The image and likeness in which he was created, the source of man’s unique dignity, is effaced by sin, but not erased by it. It is still there for goodness to find.
And how do we find it? Athelas, Aragorn tells Sam Gamgee, grows now only sparsely and near places where the Men of the West camped in ancient times. We are the heirs of a great cultural inheritance, and with a little effort, it can still be found.
In the stories of the great deeds of great men, the ideal man was represented by the hero, whom students were encouraged to be like, and who differed from men, who were a mixed lot and fell short in various ways from that ideal. This was embodied by the Hebrews in their Old Testament heroes of faith who were brought again and again to the remembrance of the Jews: Moses the lawgiver, Abraham the man of faith, and David, God’s own king. Christians too, down through the ages, were reminded repeatedly of the great deeds of their saints and martyrs. In addition, there is the great classic literature—Greek, Roman, and Christian—which helps to teach us who we are and who we should be.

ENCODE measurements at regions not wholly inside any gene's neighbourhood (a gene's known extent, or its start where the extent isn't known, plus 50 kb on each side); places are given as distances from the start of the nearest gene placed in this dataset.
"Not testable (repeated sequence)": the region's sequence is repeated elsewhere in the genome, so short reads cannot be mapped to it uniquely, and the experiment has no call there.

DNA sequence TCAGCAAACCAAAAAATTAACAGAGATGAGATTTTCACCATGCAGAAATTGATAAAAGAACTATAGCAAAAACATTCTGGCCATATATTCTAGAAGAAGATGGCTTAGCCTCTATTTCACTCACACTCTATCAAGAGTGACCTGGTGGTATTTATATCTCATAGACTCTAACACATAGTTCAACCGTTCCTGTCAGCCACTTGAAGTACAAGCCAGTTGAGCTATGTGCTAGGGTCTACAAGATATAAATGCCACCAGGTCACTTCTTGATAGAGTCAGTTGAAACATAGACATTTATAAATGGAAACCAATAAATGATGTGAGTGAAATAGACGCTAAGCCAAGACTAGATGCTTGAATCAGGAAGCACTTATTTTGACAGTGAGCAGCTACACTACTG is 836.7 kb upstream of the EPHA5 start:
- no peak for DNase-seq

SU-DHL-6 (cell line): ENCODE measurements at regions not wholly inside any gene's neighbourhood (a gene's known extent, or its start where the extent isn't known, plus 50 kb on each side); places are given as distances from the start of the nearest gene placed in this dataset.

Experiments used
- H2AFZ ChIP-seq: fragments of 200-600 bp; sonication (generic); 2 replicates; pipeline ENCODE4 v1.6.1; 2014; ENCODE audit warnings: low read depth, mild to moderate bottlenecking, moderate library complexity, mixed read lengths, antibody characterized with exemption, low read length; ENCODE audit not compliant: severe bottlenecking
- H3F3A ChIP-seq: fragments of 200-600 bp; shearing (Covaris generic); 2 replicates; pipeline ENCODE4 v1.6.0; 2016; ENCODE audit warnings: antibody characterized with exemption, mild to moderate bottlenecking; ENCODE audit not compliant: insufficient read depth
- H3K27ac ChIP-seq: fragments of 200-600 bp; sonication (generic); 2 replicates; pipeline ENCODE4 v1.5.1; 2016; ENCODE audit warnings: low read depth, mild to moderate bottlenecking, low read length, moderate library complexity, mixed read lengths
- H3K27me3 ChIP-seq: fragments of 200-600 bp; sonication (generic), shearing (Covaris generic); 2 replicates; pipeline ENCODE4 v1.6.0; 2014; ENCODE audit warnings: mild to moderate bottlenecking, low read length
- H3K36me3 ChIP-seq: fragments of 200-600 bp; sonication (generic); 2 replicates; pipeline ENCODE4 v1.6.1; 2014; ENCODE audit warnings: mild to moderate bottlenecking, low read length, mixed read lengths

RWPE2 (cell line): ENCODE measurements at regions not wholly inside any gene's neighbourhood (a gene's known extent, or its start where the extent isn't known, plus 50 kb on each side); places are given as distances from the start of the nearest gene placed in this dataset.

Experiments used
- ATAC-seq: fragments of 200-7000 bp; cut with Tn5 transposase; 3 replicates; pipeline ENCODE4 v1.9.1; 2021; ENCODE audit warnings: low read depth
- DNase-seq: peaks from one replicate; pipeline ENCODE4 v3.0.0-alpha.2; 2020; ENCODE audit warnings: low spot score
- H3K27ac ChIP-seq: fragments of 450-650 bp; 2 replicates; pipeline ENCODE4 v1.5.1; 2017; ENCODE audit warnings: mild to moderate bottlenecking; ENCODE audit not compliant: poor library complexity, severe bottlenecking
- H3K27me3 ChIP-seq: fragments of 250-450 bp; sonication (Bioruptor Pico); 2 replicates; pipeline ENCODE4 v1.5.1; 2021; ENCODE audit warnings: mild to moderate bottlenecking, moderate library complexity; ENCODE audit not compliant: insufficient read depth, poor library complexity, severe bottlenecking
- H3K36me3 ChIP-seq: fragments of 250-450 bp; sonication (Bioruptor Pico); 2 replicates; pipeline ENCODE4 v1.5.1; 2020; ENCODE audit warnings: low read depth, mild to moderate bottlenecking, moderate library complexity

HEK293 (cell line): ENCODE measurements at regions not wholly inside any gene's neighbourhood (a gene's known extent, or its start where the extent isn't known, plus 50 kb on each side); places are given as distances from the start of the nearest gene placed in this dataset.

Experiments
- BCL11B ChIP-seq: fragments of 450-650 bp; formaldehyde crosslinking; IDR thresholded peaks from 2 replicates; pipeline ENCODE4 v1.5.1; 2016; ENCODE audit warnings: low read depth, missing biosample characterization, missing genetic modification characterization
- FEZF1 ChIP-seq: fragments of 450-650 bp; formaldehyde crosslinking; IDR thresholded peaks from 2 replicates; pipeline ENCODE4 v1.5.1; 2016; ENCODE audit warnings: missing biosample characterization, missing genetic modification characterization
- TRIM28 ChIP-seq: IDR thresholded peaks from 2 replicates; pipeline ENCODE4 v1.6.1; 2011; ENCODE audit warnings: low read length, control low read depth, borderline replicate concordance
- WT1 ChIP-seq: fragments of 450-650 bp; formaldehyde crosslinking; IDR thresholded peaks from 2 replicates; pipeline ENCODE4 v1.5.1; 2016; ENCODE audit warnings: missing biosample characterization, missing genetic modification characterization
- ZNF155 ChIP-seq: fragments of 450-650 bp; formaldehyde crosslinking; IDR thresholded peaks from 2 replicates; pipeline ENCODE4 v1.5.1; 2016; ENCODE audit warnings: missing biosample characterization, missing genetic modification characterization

Classic literature is the vehicle by which we propagate and preserve our civilization. “We are the only species that does not know its own nature naturally,” writes Russell Banks, “and with each new generation has to be shown it anew.”
But like athelas in Tolkien’s story, the idea of virtue is seldom spoken of, save in the voice of scepticism.
The dark forces of modern secularism that now dominate our culture, in an act unique in history, have abandoned the belief in an ideal man. There is no man; there are only men.
Alas, virtue is a thing they do not keep in their Houses of Education.